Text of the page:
On Wed, Oct 12, 2016 at 02:40:30PM +0100, Peter Maydell wrote:
> On 12 October 2016 at 14:33, Andrew Jones <drjo...@redhat.com> wrote:
> > On Tue, Oct 11, 2016 at 06:08:18PM +0100, Peter Maydell wrote:
> >> Rather than defining TARGET_PAGE_BITS to always be 10,
> >> switch to using a value picked at runtime. This allows us
> >> to use 4K pages for modern ARM CPUs (and in particular all
> >> 64-bit CPUs) without having to drop support for the old
> >> ARMv5 CPUs which had 1K pages.
> >>
> >> Signed-off-by: Peter Maydell <peter.mayd...@linaro.org>
> >> +    if (!set_preferred_target_page_bits(pagebits)) {
> >> +        /* This can only ever happen for hotplugging a CPU, or if
> >> +         * the board code incorrectly creates a CPU which it has
> >> +         * promised via minimum_page_size that it will not.
> >> +         */
> >> +        error_setg(errp, "This CPU requires a smaller page size than the "
> >> +                   "system is using");
> >
> > I'm not sure about this. IIUC, then with this it won't be possible to
> > create a board that sets up its cpus with the preferred target page bits
> > greater than the cpu's default set above, even when the cpu supports it.
> > For example, I may want a board that will only use AArch64 cpus with 64K
> > pages. In that case I'd like to set the minimum to 16 bits, but then that
> > would result in this error. I think we should only set the default when a
> > preference hasn't already been given. And, maybe we should also provide
> > a maximum to sanity check against? (side note: if we provide a maximum,
> > then we could use it in arch_dump.c for the dump info's block size,
> > which must be the maximum page size the cpu supports.)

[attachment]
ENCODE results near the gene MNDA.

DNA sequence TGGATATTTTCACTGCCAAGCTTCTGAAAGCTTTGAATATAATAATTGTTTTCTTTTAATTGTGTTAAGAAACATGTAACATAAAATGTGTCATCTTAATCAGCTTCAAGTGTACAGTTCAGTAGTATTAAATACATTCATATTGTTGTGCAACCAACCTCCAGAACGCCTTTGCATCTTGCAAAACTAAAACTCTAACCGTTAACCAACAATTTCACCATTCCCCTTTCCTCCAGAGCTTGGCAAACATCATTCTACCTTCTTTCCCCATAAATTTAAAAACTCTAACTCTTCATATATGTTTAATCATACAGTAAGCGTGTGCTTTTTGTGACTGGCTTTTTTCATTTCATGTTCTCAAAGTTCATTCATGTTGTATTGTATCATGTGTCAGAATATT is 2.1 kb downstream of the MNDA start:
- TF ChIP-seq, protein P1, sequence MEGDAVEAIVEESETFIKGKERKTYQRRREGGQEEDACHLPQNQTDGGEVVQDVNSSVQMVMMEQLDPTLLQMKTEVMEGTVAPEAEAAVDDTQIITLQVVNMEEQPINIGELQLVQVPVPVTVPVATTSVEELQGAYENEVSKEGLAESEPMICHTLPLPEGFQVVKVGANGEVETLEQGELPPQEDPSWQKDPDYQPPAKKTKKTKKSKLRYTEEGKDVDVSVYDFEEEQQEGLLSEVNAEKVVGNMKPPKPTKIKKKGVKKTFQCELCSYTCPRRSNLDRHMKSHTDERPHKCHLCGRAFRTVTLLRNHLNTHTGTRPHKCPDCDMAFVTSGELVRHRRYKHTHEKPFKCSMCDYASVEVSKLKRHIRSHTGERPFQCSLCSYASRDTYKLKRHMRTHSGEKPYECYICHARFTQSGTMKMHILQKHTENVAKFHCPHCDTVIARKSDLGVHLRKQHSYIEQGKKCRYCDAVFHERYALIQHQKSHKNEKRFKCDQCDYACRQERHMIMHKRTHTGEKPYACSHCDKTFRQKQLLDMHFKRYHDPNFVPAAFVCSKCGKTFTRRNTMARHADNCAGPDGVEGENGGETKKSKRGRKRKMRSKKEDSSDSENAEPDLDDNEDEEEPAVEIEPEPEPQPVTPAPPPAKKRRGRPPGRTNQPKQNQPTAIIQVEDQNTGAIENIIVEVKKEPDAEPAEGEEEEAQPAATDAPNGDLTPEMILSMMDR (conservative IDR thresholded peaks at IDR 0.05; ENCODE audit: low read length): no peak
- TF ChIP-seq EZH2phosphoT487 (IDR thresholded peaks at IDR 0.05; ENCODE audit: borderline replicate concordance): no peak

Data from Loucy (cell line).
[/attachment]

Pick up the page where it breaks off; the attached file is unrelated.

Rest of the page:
> If we had a CPU which supported only 64K pages then we would
> make this if-ladder set pagebits appropriately. But we don't
> have any of those, so it's a bit moot. If the CPU can be
> configured by the guest to use 4K pages then the board
> must not have set the preferred-page-size to something
> larger, or the guest will fall over when it tries it.
> That's what this check is protecting against.

Fair enough and understood, but there is a case where we can know
what page size to use. When booting with -kernel we can probe the
kernel image's header (see Documentation/arm64/booting.txt) If the
magic number matches, then we can check the header flags to see
what the kernel page size is.

An API like the one in this series would be useful for setting
the page size to match the guest kernel's, but only if the API
doesn't override the selection.

> The CPU's maximum page size isn't very interesting for this
> patchset, because we only care about the minimum (which is
> what the TLB needs to use). If the board code was somehow
> buggy and requested a page size greater than the CPU's
> maximum, then it will also be greater than the CPU's
> minimum, and be caught by this error message.

Agreed we don't need a maximum as it is now. I think we may
if we allow preferences to be greater than the minimum though.


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